Carol Nickerson pointed me to a series of papers in the journal Consumer Psychology, first one by Dawn Iacobucci et al. arguing in favor of the “median split” (replacing a continuous variable by a 0/1 variable split at the median) “to facilitate analytic ease and communication clarity,” then a response by Gary McClelland et al. arguing that “there are no real benefits to median splits, and there are real costs” in increases in error, another reply by Derek Rucker et al. also arguing against the median split on the grounds of statistical efficiency, and finally another defense of the median split from Iacobucci et al.

My reply:

I think it does not generally make sense to break a variable into 2 parts. Breaking into 3 parts is better; see this paper from 2008. We recommend splitting a predictor into three parts and then coding the trichotomized variable as -1, 0, 1. This allows the ease of interpretation of the median split (you can just compare the upper to lower parts) but at a great increase in efficiency.

Key figure:

For pure efficiency it’s still best to keep the continuous information, of course, but if you have the a goal of clarity in exposition and you are willing to dichotomize, I say: trichotomize instead.

We used this trick in Red State Blue State to compare incomes of rich and poor voters, and rich and poor states, without having to run regressions (which I felt would add an unnecessary level of complexity in exposition). Indeed, David Park and I performed the analysis that led to this paper as a side project during the writing of Red State Blue State.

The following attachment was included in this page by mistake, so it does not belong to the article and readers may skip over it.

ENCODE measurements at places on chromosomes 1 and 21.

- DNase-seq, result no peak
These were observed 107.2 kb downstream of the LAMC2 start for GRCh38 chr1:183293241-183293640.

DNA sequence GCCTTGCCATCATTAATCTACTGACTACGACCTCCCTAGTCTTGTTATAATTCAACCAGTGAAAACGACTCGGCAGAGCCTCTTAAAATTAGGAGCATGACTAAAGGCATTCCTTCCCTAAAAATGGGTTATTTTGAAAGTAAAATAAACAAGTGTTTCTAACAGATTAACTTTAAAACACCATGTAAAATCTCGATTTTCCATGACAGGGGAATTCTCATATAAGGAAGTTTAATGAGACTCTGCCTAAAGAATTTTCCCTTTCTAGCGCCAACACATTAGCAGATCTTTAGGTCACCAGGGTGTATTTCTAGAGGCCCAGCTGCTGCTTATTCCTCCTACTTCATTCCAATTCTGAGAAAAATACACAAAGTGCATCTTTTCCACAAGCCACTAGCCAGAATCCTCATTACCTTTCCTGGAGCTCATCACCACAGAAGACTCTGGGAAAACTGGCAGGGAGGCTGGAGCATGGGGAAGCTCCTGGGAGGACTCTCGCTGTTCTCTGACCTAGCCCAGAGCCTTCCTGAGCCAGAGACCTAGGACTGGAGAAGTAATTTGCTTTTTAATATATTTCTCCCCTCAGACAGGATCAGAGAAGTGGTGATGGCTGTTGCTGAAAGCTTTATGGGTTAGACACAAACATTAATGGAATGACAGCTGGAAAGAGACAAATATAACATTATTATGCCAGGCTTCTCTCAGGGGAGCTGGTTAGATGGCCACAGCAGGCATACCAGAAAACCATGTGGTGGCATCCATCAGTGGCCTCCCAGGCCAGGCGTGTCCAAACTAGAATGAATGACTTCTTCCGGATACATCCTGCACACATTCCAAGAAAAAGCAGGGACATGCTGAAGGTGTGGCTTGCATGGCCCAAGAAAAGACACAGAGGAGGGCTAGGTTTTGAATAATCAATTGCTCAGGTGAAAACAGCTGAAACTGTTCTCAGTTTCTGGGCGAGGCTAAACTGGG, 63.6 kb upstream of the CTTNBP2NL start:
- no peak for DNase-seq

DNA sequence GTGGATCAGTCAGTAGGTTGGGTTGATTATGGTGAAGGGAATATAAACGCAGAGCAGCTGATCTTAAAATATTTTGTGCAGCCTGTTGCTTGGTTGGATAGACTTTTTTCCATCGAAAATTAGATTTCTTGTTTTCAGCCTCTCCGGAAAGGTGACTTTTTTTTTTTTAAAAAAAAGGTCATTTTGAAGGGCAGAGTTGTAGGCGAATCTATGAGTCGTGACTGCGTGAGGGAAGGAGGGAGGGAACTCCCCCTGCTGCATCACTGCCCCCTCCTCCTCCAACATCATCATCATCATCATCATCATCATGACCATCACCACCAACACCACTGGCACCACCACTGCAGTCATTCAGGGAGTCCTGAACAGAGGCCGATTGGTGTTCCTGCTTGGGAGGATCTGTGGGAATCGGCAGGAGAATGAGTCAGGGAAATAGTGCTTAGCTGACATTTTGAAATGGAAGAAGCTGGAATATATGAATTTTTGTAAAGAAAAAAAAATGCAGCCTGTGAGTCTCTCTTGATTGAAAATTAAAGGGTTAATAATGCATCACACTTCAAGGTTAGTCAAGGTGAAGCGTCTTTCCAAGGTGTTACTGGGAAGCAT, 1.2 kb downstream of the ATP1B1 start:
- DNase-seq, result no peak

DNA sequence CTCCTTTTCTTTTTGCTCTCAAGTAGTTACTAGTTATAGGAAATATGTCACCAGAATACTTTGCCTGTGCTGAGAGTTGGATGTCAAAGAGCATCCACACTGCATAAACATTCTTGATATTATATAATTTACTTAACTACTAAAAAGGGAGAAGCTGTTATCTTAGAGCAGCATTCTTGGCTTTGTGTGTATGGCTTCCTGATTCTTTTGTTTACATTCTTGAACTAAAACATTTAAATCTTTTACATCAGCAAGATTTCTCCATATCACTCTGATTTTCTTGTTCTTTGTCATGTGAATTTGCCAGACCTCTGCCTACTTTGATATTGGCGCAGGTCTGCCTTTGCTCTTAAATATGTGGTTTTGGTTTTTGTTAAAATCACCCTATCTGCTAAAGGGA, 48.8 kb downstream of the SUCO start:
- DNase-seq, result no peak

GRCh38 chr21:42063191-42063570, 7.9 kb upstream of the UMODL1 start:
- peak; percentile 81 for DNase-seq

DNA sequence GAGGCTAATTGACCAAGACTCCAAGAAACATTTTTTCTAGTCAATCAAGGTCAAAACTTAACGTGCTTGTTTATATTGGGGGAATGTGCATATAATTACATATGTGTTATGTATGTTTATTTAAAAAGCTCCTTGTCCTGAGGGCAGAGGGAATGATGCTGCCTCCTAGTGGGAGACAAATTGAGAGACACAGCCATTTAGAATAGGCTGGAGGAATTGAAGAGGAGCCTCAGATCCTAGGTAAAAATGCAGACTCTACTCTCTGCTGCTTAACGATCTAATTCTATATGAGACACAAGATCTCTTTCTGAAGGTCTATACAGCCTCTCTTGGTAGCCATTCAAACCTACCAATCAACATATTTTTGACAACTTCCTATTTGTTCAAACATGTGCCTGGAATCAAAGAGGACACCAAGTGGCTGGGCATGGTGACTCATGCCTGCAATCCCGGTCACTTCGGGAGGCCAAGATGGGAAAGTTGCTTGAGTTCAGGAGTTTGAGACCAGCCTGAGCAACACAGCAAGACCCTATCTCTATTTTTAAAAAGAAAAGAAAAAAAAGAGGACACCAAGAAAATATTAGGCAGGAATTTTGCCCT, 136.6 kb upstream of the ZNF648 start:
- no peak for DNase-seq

I had the impression this idea of trichotomizing was well known in psychometrics (when we got our paper back from the journal reviewers, they pointed us to a paper by Cureton from 1957 and papers from Kelley in 1928 and 1939!) so I was surprised to see the above papers which were all about dichotomizing. In many applications, though, I’ve seen people dichotomize in ways that seem wasteful and inappropriate. So I guess it’s necessary for experts to continue to write papers explaining why dichotomizing is generally a bad idea.

I suspect that part of the motivation for dichotomizing is that people like to think deterministically. For example, instead of giving people a continuous depression score and recognizing that different people have different symptoms at different times, just set a hard threshold: then you can characterize people deterministically and not have to think so hard about uncertainty and variation.

As Howard Wainer might have said at some point or another: people will work really hard to avoid having to think.

The median split indeed: what a joke! Truly a crime to throw away data like that, unless you really have way more than you need.